Clashes sparked by suspected cartel gunmen in a northern Mexican town killed 20 people this weekend, authorities said, putting more pressure on Mexico’s president to curb gang violence after the United States vowed to label the gangs terrorists. Killings clouded celebrations marking Lopez Obrador’s first year in office, which were buffeted by a march in Mexico City by thousands of people protesting the violence.
Condemning the ambush killings of an American family in Mexico, President Donald Trump spoke Tuesday with the leader of Mexico after offering to help “wage war” on the kinds of drugs cartels accused in the attack. In a conversation with Mexican President Andrés Manuel López Obrador, Trump “made clear that the United States condemns these senseless acts of violence that took the lives of nine American citizens and offered Mexico assistance to ensure the perpetrators face justice.”
Nine members of a Mormon family – three mums and six children – were killed in a massacre in Mexico when they were allegedly caught in the crossfire of rival drug cartels. Seventeen members of the prominent Lebaron Mormon community were apparently travelling to a wedding in a convoy of SUVs when they were “ambushed” about 70 miles south of the US border.
An attack on a bar in Mexico’s Gulf coast city of Coatzacoalcos killed 25 people and injured about a dozen, officials said Wednesday, and they said it was apparently overseen by a man who had been recently arrested but released. “The criminals went in, closed the doors, the emergency exits, and set fire to the place,” President Andrés Manuel López Obrador said at his daily morning news conference.
A deluge of hail engulfed the outskirts of Guadalajara on Sunday, half-burying vehicles in ice and damaging nearly 200 homes. The freak hail storm in one of Mexico’s largest cities came as summer temperatures hovered around 31 degrees Centigrade (88 Fahrenheit) in recent days. At least six neighborhoods were covered in ice up to 2 meters (2 yards) deep. Civil Protection personnel and soldiers brought out machinery to clear the roads.
An infestation of a seaweed-like algae along some of Mexico’s most visited Caribbean beaches has pitted the local community against the president, who has described the problem as a “minor issue”. In a long-running issue attributed by many researchers to climate change, sargassum has covered the popular white sandbanks, turning the pristine waters brown and leaving a strong odor as it decomposes, alarming residents, businesses and tourists.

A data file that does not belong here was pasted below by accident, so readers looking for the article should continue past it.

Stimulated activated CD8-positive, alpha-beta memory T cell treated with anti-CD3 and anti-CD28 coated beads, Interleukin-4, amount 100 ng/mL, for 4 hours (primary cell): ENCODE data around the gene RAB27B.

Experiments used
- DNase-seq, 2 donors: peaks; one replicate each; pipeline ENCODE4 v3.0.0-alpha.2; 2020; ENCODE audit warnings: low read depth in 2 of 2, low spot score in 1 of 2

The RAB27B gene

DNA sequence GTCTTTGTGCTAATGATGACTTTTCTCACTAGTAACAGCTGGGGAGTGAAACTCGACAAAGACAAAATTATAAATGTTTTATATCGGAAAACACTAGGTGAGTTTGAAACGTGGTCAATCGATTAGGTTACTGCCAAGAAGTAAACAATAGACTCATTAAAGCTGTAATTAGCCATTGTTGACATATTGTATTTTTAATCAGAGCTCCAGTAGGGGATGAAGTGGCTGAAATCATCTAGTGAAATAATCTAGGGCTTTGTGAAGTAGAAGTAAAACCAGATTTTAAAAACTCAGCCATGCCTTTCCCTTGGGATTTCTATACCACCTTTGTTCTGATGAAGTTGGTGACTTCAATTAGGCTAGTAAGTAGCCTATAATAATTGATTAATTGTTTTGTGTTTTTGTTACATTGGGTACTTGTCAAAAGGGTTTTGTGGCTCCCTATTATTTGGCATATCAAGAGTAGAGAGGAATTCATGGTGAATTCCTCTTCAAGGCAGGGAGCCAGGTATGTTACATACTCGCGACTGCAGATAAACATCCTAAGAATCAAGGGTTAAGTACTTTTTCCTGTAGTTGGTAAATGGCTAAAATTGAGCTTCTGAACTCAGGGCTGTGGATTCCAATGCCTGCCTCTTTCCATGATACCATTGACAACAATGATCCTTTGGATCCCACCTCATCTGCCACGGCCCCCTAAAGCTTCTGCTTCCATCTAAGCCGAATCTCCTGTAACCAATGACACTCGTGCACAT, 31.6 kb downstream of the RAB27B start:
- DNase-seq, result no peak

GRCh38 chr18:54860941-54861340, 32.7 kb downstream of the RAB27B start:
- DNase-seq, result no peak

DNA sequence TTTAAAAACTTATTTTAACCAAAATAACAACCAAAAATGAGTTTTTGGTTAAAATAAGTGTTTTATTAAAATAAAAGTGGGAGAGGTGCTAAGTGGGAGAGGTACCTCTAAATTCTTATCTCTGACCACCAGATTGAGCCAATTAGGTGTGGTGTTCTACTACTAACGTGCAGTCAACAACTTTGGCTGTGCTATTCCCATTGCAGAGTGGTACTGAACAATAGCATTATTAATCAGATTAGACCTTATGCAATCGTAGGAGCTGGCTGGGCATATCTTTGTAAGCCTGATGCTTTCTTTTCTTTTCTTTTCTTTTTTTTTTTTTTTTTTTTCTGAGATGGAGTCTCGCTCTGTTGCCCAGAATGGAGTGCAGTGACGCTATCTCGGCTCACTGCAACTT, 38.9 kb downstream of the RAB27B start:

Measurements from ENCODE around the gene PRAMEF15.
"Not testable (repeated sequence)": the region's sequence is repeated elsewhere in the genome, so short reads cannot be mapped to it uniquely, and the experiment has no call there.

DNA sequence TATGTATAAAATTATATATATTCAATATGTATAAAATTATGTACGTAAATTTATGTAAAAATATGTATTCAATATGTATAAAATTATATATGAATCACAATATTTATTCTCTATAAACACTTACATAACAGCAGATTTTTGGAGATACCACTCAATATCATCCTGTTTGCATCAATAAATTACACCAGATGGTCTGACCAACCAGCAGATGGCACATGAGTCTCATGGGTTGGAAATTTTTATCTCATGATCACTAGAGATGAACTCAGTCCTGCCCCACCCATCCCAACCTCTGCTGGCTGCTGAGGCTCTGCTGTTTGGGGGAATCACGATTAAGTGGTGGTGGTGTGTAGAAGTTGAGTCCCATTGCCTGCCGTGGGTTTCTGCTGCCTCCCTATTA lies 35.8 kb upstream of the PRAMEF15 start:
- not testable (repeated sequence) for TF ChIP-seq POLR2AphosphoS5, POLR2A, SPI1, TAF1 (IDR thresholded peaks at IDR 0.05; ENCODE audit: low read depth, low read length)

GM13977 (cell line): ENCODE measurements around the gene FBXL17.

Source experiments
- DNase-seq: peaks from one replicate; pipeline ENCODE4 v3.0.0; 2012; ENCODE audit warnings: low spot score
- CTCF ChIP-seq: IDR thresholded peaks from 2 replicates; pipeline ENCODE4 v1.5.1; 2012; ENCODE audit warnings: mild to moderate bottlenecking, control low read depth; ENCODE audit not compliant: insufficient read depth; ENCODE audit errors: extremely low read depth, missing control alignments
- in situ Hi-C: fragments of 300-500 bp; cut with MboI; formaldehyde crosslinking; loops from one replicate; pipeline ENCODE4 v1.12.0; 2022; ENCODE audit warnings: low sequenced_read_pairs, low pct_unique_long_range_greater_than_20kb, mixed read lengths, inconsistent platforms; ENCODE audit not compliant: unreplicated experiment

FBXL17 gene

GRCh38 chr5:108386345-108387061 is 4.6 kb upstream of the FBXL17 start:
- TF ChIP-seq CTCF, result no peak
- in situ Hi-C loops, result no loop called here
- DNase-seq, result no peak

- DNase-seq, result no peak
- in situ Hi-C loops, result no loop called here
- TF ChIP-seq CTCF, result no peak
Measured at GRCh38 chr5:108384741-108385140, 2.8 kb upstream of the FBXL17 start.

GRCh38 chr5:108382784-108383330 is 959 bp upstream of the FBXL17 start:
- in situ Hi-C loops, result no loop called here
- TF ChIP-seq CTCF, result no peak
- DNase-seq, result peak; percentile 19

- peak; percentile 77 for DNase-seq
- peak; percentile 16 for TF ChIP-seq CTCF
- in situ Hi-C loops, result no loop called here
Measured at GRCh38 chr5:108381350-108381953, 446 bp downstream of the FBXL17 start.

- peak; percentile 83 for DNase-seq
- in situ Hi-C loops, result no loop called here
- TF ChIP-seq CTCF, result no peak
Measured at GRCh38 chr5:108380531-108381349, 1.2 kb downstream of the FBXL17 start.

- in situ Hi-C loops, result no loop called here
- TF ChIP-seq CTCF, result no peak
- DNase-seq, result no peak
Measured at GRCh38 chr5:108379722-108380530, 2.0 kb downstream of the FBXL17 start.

Luxurious properties seized from drug cartel leaders have been sold at auction in Mexico City. Houses with swimming pools and escape tunnels, a large ranch and an apartment where a cartel leader was killed were all up for sale. Mexico’s President Andres Manuel López Obrador had pledged that profits from the auction would go towards those affected by drug gang violence. But only nine of the 27 properties on offer actually sold.
The U.S.-Mexico migration agreement reached last week includes a regional asylum plan and Mexico’s commitment to examine and potentially change its laws, according to a copy held up to journalists by President Donald Trump on Tuesday. The deal lays out “a regional approach to burden-sharing in relation to the processing of refugee status claims to migrants,” the document said. A Reuters photograph of the folded document, taken as Trump held it up, allowed reporters to read parts of it.
U.S. President Donald Trump defended his administration’s deal with Mexico against criticism that there were no major new commitments to stem a flow of Central American migrants crossing into the United States, and said on Sunday more details would soon be released. The deal, announced on Friday after three days of talks in Washington, averted Trump’s threatened imposition of 5% import tariffs on all Mexican goods that had been due to start on Monday unless Mexico committed to do more to help reduce an increase in migrants arriving at the U.S. southern border.
Mexico is proposing to send national guard troops to its southern border with Guatemala as it seeks to stem the flow of undocumented migrants and reach a deal with the U.S., Foreign Minister Marcelo Ebrard said. Mexican officials are in talks with U.S. cabinet members in Washington this week to prevent President Donald Trump from slapping a 5% tariff on all imports from Mexico on June 10. Trump said last month he’d scale up the duties incrementally until they reach 25% on Oct. 1 if Mexico doesn’t stop migrants from entering the U.S.